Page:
Last week, a federal appeals court upheld an OSHA penalty against a Georgia contractor who failed to provide proper fall protection to an employee who later died as a result of an on-the-job accident. The judgement of the court was that “ineffective training”, as the ruling called it, could not be used as an excuse against serious OSHA fines.
The ruling came from The U.S. Court of Appeals for the 11th Circuit, and was directed at Martin Mechanical Contractors of Athens, GA. Martin was cited for a willful violation and fined $49,000 by OSHA after an investigation into the death of an employee in late 2015. The worker fell through a ceiling opening where a skylight would be installed later. The opening was only covered by a plastic sheet, and the worker was not wearing any fall protection, even though his supervisor had the correct PPE on-site. The fall was to a concrete floor from a height of 15 feet, and the worker died in the hospital from his injuries.
Martin Mechanical claimed that the job foreman was unaware of the regulations that apply to this kind of work, and the company sought relief from the OSHA penalty on this basis. The federal court and a preceding administrative law judge both dismissed this claim, making it clear that a claimed ignorance of the regulations is no excuse for those rules to not have been followed.
Findlay All Hazards’ familiarity with the case ends with what has been reported in articles like this one. But we believe the most severe result of this situation, the loss of a life, could have been avoided if safety training were taken to heart. Some link in the information chain, between the creation of the fall-protection regulations (which were recently updated) and the worksite, was broken… Or perhaps never forged. And sometimes, what seems like a short fall distance (in this case, just 15 feet) is sadly not treated as a high risk, because it seems like a height that would not cause serious injury. The Georgia case proves otherwise.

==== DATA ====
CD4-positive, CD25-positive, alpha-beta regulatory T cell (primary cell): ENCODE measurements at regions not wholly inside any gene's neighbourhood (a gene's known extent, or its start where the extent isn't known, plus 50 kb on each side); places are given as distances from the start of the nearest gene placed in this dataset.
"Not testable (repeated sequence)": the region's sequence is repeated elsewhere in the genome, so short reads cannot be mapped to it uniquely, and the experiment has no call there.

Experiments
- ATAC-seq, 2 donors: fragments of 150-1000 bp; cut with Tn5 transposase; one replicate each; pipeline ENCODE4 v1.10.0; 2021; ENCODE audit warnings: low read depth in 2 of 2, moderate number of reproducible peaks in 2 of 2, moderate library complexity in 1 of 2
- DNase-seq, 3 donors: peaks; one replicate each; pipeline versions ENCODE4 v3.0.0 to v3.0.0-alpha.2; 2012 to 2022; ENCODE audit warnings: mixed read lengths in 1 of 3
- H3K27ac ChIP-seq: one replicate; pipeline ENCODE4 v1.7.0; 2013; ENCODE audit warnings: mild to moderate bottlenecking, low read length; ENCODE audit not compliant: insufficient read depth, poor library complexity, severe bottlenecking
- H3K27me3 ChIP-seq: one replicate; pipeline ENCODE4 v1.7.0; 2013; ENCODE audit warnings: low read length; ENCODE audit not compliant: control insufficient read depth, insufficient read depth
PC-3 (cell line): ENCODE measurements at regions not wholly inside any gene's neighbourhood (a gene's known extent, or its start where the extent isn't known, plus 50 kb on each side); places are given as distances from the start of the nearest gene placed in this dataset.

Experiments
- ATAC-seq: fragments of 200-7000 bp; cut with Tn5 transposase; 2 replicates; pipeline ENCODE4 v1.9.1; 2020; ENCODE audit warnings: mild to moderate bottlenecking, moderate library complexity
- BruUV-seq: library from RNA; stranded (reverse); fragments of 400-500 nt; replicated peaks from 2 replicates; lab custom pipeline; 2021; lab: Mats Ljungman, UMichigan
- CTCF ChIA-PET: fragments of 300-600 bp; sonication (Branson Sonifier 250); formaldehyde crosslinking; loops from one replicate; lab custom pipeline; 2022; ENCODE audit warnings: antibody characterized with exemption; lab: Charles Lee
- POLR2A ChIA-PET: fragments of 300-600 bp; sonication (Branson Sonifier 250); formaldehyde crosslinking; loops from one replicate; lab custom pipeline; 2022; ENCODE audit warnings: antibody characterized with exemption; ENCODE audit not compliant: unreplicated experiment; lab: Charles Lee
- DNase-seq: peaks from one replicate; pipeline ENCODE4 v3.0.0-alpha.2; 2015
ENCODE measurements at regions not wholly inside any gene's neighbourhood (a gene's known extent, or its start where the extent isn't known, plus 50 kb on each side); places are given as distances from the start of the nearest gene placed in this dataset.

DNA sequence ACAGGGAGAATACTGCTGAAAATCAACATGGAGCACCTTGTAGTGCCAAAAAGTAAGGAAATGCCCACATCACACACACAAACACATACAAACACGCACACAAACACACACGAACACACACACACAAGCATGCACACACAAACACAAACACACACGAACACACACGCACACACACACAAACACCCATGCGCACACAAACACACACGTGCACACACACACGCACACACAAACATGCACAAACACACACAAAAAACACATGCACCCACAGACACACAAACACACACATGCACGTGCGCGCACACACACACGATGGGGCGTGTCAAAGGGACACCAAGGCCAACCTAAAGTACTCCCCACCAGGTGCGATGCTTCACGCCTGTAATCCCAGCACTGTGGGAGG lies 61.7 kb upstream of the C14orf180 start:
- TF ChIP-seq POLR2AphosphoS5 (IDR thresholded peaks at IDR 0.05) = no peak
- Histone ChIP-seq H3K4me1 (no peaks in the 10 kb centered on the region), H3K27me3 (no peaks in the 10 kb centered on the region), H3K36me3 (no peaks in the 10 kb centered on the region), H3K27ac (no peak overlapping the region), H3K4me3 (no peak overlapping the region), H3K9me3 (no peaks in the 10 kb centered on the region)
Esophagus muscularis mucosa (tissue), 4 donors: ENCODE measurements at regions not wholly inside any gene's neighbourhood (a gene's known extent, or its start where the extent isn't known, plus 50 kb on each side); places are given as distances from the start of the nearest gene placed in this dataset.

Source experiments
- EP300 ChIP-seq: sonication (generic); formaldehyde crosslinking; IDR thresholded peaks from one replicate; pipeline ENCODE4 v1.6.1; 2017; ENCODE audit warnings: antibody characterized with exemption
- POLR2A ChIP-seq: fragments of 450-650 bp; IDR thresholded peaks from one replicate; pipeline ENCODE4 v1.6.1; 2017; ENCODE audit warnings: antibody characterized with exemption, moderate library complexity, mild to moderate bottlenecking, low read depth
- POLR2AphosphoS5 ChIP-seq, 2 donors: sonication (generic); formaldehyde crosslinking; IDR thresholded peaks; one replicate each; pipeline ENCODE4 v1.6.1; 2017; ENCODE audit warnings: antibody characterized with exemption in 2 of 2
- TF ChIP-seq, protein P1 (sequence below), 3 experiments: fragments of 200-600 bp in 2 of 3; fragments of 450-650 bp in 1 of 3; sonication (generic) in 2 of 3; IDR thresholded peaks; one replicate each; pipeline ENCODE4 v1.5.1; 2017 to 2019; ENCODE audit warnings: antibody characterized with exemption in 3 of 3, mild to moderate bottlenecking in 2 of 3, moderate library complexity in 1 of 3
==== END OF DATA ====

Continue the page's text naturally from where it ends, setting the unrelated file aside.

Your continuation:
And the OSHA regulations disagree, too: “OSHA requires that fall protection be provided at elevations of four feet in general industry workplaces, five feet in shipyards, six feet in the construction industry and eight feet in longshoring operations,” according to OSHA.gov (see 29 CFR 1926 for the construction industry specifics). The height of the skylight in Martin Mechanical incident was two and one-half times the minimum height where fall protection standards should have been applied.
With ignorance of the rules clearly not an acceptable means to defend against citations, and with lives in danger even from fall distances that may appear tolerable to some, contractors of all nature must engage and depend upon clear, complete training to stay legal and safe. Simply posting the regulations and acquiring PPE is not sufficient. Workers need to be taught the safety mindset, so that there is never a question or hesitation about when to don the right safety gear.
Findlay teaches thousands every year how to protect themselves and their crews from terrible incidents. We can help you train your entire team to work safer every day and everywhere.